EasyJet misery a foretaste of European airmageddon

October 6, 2016

The author is a Reuters Breakingviews columnist.  The opinions expressed are his own.

Full planes, record passenger numbers and a bigger-than-expected fall in unit costs – in normal times, investors in easyJet would pick of any of these reasons to be happy with the Luton-based no-frills carrier’s performance. Yet despite all these positive trends, Europe’s second largest low-cost airline is on an increasingly bumpy flight path.

Growing overcapacities in Europe and lacklustre demand for air travel have triggered a price war among European carriers. Ticket prices – and revenue per seat – are falling much quicker than easyJet can lower its costs.

A sharp drop in profits is the consequence. EasyJet on Oct. 6 warned that pre-tax profit will be around 28 percent lower than last year, compared to the 25 percent expected by analysts so far.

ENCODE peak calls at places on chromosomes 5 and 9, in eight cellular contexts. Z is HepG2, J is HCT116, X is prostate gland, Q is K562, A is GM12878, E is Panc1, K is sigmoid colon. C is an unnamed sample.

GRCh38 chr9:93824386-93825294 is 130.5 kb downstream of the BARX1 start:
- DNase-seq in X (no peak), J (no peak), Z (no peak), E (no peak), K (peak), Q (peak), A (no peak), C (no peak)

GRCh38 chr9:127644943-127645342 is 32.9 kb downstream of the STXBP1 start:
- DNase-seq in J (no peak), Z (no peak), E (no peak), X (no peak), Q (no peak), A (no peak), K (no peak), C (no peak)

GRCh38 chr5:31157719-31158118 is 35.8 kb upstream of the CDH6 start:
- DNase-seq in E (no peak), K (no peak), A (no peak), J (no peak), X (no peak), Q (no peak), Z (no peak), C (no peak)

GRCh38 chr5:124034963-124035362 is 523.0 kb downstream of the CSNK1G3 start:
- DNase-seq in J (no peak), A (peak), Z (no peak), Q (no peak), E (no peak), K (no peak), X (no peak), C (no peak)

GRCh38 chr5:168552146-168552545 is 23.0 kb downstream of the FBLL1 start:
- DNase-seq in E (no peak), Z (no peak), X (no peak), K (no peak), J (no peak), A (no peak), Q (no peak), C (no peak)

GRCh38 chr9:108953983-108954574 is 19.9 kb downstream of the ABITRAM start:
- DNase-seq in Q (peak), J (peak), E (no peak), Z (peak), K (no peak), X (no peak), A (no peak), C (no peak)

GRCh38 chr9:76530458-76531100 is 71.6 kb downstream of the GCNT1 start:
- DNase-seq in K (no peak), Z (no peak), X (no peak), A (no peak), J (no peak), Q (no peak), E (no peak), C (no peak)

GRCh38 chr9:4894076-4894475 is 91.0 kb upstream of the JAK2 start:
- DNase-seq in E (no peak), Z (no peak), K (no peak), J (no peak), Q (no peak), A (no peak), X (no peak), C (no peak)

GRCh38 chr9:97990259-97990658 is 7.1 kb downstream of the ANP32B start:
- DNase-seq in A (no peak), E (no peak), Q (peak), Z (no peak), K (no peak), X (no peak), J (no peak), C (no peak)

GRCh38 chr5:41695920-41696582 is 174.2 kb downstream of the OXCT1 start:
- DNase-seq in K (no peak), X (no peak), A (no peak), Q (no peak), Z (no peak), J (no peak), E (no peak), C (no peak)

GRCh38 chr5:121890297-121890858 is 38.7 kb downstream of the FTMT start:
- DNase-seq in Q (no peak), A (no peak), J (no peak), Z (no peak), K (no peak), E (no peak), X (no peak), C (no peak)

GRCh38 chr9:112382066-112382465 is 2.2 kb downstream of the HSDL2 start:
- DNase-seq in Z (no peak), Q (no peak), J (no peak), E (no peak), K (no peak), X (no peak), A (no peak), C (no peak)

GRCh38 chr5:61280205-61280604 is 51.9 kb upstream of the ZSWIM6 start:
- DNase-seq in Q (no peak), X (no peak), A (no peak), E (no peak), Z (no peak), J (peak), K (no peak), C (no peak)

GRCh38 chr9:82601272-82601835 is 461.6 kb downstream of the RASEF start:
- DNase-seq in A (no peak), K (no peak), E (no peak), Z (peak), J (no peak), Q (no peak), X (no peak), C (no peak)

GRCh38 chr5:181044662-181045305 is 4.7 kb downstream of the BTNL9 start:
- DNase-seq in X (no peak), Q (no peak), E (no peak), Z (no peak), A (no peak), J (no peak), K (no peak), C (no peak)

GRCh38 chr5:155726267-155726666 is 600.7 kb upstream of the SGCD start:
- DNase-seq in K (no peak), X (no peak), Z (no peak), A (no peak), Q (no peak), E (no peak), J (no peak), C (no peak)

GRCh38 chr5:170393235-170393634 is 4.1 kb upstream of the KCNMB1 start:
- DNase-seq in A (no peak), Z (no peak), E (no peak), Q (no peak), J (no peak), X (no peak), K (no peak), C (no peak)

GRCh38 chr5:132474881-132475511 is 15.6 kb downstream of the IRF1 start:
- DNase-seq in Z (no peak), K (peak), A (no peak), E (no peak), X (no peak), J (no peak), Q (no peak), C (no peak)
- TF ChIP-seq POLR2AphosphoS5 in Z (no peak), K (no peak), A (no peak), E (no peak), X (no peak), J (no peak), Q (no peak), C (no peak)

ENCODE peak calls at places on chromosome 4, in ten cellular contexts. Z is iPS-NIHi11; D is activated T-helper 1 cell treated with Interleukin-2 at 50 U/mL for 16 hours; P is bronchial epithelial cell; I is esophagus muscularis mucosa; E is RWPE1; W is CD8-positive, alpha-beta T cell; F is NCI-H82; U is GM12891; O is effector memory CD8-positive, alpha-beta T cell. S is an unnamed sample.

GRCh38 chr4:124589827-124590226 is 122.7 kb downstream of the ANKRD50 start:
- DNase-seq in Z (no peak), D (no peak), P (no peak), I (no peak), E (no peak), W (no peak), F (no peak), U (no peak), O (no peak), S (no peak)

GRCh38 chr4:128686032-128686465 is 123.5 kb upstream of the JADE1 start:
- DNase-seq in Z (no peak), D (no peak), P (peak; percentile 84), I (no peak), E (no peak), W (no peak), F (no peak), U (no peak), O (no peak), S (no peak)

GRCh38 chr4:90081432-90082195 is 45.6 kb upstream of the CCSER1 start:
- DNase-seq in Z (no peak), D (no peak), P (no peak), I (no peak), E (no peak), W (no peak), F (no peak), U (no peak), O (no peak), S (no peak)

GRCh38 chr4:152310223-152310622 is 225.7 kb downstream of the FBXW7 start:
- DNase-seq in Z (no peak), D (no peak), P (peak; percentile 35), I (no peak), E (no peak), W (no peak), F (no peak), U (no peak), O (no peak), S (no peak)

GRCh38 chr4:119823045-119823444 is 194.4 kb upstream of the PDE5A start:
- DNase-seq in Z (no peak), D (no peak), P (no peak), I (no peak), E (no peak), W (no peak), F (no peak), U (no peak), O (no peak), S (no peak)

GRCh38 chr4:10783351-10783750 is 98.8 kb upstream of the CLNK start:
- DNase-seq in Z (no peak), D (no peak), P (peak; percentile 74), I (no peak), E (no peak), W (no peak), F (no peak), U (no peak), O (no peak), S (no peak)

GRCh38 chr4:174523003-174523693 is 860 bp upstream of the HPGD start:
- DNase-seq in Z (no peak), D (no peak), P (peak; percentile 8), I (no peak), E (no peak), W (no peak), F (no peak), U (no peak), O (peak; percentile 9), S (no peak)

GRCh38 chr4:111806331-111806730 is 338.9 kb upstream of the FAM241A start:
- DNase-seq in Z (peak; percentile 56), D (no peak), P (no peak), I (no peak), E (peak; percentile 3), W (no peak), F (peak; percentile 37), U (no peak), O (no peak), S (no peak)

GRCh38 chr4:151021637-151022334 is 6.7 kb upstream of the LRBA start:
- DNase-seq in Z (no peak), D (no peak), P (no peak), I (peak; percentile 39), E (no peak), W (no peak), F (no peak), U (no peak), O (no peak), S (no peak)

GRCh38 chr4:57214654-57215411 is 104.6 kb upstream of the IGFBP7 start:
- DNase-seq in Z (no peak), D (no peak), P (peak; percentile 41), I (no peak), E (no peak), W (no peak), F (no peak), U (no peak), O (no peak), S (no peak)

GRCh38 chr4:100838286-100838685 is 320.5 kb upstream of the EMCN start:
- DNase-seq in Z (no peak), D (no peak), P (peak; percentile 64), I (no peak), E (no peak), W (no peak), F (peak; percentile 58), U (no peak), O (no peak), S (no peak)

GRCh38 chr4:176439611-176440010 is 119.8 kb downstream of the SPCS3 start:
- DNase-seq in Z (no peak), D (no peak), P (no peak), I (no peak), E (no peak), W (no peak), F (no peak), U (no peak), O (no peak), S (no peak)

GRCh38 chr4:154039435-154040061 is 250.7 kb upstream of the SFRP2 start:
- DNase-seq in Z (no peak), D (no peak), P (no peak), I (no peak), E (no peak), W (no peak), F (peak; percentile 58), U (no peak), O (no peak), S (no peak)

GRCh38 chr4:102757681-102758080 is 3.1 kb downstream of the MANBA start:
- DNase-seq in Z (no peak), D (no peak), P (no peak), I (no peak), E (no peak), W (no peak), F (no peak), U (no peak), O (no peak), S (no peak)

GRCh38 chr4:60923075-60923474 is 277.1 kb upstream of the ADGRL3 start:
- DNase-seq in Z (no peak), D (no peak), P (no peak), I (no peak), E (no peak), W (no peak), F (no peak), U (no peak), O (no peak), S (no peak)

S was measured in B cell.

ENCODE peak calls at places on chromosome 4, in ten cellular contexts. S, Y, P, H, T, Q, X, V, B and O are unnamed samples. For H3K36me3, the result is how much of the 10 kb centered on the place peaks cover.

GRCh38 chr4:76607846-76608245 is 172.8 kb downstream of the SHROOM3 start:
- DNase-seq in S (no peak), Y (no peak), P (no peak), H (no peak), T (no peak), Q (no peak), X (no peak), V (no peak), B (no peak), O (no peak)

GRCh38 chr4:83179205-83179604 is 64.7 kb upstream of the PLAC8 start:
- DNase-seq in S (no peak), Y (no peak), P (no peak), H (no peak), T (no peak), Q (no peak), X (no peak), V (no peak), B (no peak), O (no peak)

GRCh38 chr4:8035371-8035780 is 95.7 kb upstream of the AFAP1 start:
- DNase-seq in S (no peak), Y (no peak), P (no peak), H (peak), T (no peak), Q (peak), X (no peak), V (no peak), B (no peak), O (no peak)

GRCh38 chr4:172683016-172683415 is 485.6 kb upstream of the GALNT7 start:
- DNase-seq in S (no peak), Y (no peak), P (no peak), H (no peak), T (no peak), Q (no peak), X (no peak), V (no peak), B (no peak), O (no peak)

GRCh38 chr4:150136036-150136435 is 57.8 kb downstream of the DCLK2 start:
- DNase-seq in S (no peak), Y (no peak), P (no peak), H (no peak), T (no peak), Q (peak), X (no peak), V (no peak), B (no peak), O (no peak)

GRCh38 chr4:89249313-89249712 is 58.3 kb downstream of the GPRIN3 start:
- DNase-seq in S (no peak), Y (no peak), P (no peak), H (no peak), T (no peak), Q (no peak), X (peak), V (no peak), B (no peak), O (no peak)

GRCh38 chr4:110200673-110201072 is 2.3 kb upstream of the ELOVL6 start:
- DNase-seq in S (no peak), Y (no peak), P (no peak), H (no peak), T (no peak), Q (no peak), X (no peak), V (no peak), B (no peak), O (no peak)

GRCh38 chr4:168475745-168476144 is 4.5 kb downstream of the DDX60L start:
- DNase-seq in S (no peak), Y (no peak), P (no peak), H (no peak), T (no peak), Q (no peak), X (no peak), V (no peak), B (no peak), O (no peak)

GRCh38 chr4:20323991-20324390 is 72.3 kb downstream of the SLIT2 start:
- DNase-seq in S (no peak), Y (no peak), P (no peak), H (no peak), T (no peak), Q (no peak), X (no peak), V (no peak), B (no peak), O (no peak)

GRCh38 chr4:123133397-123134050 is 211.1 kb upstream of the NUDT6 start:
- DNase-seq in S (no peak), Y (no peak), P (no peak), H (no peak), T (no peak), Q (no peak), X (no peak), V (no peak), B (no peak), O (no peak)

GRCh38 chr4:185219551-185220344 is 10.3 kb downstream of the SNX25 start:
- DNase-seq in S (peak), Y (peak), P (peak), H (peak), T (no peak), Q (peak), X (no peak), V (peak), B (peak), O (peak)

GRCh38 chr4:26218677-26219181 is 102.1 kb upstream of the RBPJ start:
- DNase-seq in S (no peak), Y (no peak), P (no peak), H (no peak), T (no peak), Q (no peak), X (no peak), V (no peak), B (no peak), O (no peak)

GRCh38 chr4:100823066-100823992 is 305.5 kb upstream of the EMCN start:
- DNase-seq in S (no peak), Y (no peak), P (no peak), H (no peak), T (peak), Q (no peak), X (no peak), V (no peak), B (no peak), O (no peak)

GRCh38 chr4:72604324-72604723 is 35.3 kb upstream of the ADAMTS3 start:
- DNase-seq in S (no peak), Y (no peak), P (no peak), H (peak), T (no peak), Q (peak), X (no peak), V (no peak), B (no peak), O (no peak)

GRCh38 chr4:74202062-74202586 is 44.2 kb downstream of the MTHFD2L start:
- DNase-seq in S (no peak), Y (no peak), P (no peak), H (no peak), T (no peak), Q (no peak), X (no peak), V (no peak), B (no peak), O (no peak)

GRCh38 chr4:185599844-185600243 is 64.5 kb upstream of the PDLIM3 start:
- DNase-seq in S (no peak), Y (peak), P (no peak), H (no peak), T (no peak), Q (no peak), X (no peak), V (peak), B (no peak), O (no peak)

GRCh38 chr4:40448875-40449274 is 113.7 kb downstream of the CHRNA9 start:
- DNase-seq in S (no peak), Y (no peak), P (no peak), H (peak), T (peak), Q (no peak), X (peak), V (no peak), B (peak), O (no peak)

Much of the pain is caused by factors beyond the control of Chief Executive Carolyn McCall. Security scares and other disruptions like bad weather and air traffic controller strikes in France can explain around two-thirds of the pre-tax profit drop. The weakening pound, which lost 16 percent relative to the euro over the last year, added another headwind.

Ironically, cheap fuel is also to blame. In itself, the 44 percent drop in oil prices over the last two years is a blessing for airlines, as one of their most important cost factors is reduced. Yet as the costs of flying fall, airlines are wooed into expanding faster than previously. Deutsche Bank analysts in September forecast that this winter, the number of available seats will grow at the fastest pace since 2005.

Overcapacities, and lacklustre demand, are behind the price war. In the quarter ending in September, easyJet’s revenue per seat fell by 8.7 percent – significantly more than the decline in costs per seat.

EasyJet is one of Europe’s cost leaders in short-haul and looks to be able to absorb the pain. Less nimble rivals like Lufthansa and Air France, which operate at significantly higher costs, should brace for worse.

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